K2007 Retailers’ Enterprise Solutions
By José Antonio Vanderhorst-Silverio, Ph.D.
Systemic Consultant: Electricity
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Bill Opalka added two posts in www.energyblogs.com. The first is Knowledge 2007 Underway (please hit the link on the left and below to read the details).
In brief: At first glance, an upstart airline and a century-old electric utility might not seem to have much in common. Not so says the Chief Information Officer of Virgin America Airlines, who kicked off Knowledge 2007 this morning. Bill Maguire explained how IT for an airline barely 10 weeks in the sky, created by larger-than-life British entrepreneur and adventurer Richard Branson, and a utility striving to become an Intelligent Enterprise aren't all that different.
While the airlines deregulated kind of successfully, the electric industry’s barriers to innovation need to be taken down first. It is only after the introduction of the EWPC market architecture and design breakthrough paradigm that the conclusions of Mr. Branson would make sense.
And the key driver in Virgin's technology is reliance on Free Open Source Solutions. FOSS provides much of the company's software and e-commerce solutions. It's very low-risk to the business, cuts costs and helps reduce head count, all major concerns of the CIO, Maguire says. Virgin, with relationships with outside partners in customer service and other functions, has an IT staff of 17, where a similar enterprise might be expected to have 100 people. Another real-world cost benefit -- its e-commerce site cost $700,000, when a similar operation might be expected to run $3.5 million to $5 million.
FOSS is the “start up” key element for the airline business model innovation that is trying to compete with enterprise solutions of the Three Giants on the Stage (Bill’s second post).
In brief: It's not often that SAP American, IBM and Oracle Utilities share the same podium, but they were all present at K2007 to give their respective visions on Enterprise Solutions -- Perspectives from the Market Leaders during the first afternoon of the conference.
K2007 Retailers Enterprise Solutions . . . continued
In addition, IBM seems to be closer to a non-utility or customer oriented statement as follows:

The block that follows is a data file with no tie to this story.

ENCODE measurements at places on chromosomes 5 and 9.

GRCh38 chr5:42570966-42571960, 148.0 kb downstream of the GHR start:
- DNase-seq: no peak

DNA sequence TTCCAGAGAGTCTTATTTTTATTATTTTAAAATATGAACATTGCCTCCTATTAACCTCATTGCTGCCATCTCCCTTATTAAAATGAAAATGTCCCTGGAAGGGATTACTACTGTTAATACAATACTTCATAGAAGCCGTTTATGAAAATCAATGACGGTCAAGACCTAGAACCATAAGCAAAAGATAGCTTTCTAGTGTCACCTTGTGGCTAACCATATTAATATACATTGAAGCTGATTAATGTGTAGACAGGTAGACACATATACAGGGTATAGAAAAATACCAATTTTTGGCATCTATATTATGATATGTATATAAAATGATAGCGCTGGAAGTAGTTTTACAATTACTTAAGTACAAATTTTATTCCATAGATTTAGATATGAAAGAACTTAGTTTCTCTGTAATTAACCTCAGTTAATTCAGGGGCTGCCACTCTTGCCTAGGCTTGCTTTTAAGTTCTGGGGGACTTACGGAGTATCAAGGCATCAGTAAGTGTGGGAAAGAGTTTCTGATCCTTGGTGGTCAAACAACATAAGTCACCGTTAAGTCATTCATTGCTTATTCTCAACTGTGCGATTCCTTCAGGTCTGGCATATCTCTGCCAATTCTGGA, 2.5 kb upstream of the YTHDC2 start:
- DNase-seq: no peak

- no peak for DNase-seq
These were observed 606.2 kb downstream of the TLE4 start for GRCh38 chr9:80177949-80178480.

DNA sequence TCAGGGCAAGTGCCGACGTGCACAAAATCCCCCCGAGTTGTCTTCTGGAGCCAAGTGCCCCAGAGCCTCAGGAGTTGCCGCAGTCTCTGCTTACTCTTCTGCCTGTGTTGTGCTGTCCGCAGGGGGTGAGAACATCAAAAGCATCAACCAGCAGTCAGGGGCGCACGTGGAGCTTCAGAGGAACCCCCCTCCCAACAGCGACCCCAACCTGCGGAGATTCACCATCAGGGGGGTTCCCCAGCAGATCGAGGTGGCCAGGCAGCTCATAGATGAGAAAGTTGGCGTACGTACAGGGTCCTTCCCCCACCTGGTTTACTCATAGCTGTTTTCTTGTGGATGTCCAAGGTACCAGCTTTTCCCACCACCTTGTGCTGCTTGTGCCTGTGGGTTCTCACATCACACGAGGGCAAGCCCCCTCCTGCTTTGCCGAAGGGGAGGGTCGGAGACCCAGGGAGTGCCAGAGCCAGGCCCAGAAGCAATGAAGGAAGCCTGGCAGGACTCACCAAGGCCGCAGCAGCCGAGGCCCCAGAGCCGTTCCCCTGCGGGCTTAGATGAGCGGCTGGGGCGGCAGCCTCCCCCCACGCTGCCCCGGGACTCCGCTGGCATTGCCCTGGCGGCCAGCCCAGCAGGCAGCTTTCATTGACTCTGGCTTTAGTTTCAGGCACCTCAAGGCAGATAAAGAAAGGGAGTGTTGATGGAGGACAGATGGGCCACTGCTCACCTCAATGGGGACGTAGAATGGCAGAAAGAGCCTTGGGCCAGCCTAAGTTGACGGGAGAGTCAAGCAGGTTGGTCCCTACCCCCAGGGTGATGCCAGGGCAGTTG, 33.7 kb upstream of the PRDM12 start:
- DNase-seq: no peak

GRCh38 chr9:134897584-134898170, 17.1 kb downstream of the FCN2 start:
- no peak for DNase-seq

Gerry Metzler, a partner in IBM Global Business Services, expects the electric utility market moving over the next 10 years from the "passive persistence" model currently in vogue, to a "participatory network" in which the customer is involved in the decision-making, becoming the trailblazer in determining energy consumption. One question that remains to be answered is if the changes will derive from operational concerns or customer decisions. But there will be massive capital expenditures, whcih the industry's perceived slow pace in decision-making, as opposed to say, telecom, may provide some benefit.
I claim that the shift from “passive persistence” to “participatory network” is nothing more than the paradigm shift from the slow pace vertically integrated utility to the competitive innovators that will develop The Sixth Disruptive Technology of EWPC. EWPC aims to both operational concerns and customer decisions.
Please read the two related articles on business model innovations enterprise solutions needs.
Let the Innovations Locate the Smarts (a comment to Oracle’s strategy).
In brief: An effective smart metering system should develop under competition of business models for several market segments of the power industry. Innovations should be the jury.
Disintegrating the Grid and Retail Worlds (a comment to a retired CIO's article).
In brief: Instead of trying to integrate the grid and the retail sides of the utilities, CIOs should take the results of an essential system analysis that supports the EWPC market architecture and design breakthrough paradigm shift of the power industry.